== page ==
By Gede Robi Supriyanto in Bali - musician, farmer and co star of Metro Tv's Viva Barista (https://www.instagram.com/vivabarista)
Generations ago, my grandparents would collect what local harvest was growing on their land and offer these fruits and grains to the Gods in the form of penjors, gebogan and banten, the beautifully constructed and woven structures that are made for the temples. With modernization, Bali now has imported fruits like apples from Australia, pears from New Zealand, and Blood Oranges from China to decorate these offering piers, often wrapped in foam or plastic. Bali’s farming culture is dependent on balance and the increase in development and tourism has rocked this balance, like a penjor overladen with imported fruit.
While healthy minded yogis from around the world flock to Bali to find their spiritual ‘home’ and choose to eat organic foods, dehydrated raw grains, and fresh blended green juices –they often forget that eating local is best.
One way to eat really organic in Bali can be by choosing traditional local fruits and vegetables that have not yet been tainted by Monsanto’s genetic mass produced seeds. They will not have certification they don’t need it and they will be sold by the roadside, or a local village warung. Here you can try ferns collected from the riverbanks, pare or bitter gourd, it looks like a bumpy cucumber, pumpkin leaves and flowers served in vegetable and curry dishes and try too bongkot a healing ginger-like root used in many traditional sambal dishes. Bali’s under-exposed super-food, the Moringa tree leaves, can also be found in abundance – so much so, that they are more commonly fed to goats than to Ubud’s health conscious hippies.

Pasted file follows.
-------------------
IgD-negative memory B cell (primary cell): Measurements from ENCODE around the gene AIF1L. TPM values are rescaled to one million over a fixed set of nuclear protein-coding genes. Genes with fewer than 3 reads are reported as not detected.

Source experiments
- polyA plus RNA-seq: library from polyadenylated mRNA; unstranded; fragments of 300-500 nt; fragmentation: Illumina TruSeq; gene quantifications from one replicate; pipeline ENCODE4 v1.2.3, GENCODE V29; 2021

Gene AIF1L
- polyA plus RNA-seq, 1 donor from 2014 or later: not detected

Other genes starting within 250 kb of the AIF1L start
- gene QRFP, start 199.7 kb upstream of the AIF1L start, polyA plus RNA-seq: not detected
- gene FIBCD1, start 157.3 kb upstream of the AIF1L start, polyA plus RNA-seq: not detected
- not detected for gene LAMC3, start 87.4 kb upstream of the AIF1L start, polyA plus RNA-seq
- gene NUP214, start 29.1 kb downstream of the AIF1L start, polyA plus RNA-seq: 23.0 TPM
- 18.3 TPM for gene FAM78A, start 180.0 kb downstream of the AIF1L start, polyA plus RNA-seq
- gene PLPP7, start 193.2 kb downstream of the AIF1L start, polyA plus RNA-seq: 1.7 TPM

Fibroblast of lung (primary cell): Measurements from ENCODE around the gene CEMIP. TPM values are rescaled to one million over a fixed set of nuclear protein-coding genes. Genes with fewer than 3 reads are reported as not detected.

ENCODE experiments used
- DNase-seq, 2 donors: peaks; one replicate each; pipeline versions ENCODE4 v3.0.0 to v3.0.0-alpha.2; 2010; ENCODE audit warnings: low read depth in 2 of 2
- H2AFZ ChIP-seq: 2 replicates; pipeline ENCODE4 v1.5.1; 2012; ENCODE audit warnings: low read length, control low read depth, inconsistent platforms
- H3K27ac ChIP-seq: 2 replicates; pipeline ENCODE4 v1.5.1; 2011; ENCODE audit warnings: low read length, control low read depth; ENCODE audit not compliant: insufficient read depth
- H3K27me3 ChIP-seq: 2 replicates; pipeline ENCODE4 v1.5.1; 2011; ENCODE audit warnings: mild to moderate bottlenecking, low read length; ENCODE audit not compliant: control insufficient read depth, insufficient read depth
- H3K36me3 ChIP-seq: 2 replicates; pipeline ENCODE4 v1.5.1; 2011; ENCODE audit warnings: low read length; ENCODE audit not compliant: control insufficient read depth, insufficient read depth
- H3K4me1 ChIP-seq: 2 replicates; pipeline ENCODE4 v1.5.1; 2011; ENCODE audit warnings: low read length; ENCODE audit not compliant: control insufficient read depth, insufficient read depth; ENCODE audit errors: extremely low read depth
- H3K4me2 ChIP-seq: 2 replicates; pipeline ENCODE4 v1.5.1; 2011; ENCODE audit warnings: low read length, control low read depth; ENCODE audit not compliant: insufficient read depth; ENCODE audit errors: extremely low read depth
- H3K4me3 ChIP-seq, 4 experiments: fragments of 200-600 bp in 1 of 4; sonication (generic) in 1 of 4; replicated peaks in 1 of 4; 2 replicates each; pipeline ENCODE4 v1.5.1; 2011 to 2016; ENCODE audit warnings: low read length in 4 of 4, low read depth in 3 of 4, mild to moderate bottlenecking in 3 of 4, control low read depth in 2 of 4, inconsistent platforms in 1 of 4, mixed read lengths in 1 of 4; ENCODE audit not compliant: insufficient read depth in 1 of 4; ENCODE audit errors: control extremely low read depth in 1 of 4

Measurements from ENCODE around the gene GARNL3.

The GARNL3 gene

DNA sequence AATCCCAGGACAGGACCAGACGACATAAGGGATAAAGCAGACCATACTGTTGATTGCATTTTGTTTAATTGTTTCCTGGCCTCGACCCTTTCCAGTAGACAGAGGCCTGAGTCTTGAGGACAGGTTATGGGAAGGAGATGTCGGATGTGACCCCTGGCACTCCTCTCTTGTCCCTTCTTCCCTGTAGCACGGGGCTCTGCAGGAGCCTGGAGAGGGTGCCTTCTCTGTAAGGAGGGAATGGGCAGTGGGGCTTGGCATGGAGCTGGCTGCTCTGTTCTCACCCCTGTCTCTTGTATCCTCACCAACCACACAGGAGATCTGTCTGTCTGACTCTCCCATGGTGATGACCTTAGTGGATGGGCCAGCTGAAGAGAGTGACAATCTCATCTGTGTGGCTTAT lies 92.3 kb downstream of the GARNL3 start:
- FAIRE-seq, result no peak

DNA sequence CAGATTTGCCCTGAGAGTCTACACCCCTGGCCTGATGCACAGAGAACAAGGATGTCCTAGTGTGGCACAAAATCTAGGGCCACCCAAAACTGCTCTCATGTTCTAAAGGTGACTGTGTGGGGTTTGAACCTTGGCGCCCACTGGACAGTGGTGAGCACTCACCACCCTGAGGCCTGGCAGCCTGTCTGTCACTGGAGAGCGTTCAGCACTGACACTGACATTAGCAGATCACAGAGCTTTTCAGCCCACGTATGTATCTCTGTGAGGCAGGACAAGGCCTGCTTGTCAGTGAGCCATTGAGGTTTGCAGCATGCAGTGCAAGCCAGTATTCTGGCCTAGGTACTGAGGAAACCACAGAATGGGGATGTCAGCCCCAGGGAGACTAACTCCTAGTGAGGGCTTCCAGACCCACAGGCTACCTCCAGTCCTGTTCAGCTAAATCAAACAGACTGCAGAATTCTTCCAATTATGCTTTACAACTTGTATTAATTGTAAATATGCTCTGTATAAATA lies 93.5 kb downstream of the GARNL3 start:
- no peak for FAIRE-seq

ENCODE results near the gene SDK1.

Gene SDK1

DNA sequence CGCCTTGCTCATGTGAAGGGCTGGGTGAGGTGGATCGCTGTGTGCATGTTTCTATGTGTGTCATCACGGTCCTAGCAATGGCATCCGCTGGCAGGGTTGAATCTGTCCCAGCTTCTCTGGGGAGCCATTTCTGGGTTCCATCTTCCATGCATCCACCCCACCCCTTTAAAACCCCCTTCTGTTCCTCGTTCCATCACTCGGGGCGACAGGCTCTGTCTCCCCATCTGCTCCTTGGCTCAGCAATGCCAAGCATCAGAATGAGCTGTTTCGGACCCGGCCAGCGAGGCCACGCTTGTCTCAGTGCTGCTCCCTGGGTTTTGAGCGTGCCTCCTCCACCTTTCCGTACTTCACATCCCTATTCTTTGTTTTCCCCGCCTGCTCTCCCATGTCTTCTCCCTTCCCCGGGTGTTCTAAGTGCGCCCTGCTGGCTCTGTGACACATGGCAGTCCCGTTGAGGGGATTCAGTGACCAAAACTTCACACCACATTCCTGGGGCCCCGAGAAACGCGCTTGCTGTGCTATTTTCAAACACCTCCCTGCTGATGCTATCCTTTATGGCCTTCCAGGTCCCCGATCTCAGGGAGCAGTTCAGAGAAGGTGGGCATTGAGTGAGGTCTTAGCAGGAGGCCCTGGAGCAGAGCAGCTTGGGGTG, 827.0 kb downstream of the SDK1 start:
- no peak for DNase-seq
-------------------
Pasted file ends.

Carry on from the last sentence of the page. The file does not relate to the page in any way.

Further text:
Ask questions at your local warung, the medicine cupboard of Bali is found in its food.
All about the rice….
The Balinese day, diet and desire is all about rice, the most important component of any Balinese meal. Back in the so-called Green Revolution Bali became something of a victim to the larger chemical companies that introduced a very intensive rice production system that was dependent on the modified strains of rice and a lot of pesticide. Talks on the future of Bali are often centered on development and infrastructure but the real future of the island lies in the strength of its farmers and their products, for ultimately the health of a nation depends on the health of its farmers.
Recovery from this revolution as been slow but with UNESCO (http://whc.unesco.org) the heritage of the Balinese irrigation system, called Subak (https://en.wikipedia.org/wiki/Subak_(irrigation) the future of Balinese rice farmers is looking healthier, just like the rice. Beautiful rice fields and terraces carpet much of Bali, but aside from taking photographs there are initiatives undertaken by Balinese communities and farmers that welcome visitors to experience their daily life, and rather than ‘model’ farms are working farms that are providing employment for the area and opportunities through their Eco and Agro-tourism to gain support for education and health programs for their communities.
Side by Side Organic Farm (sites.google.com/site/sidebysidefarmorg) near Tirta Ganga,
Sudaji Village (sites.google.com/site/sidebysidefarmorg) near Singaraja
The Organic Farm (http://www.theorganicfarmbali.com) near Jati Luwih.
Sari Organic Café – Jalan Raya Tjampuhan, sells a small amount of organic rice (https://www.zomato.com/bali/sari-organik-ubud)
About the writer: Gede Robi Supriyanto is a Balinese activist, farmer and musician. He is passionate about securing a healthy future for Bali and Indonesia through holistic improvement to education and farming practices. Follow Robi on Twitter
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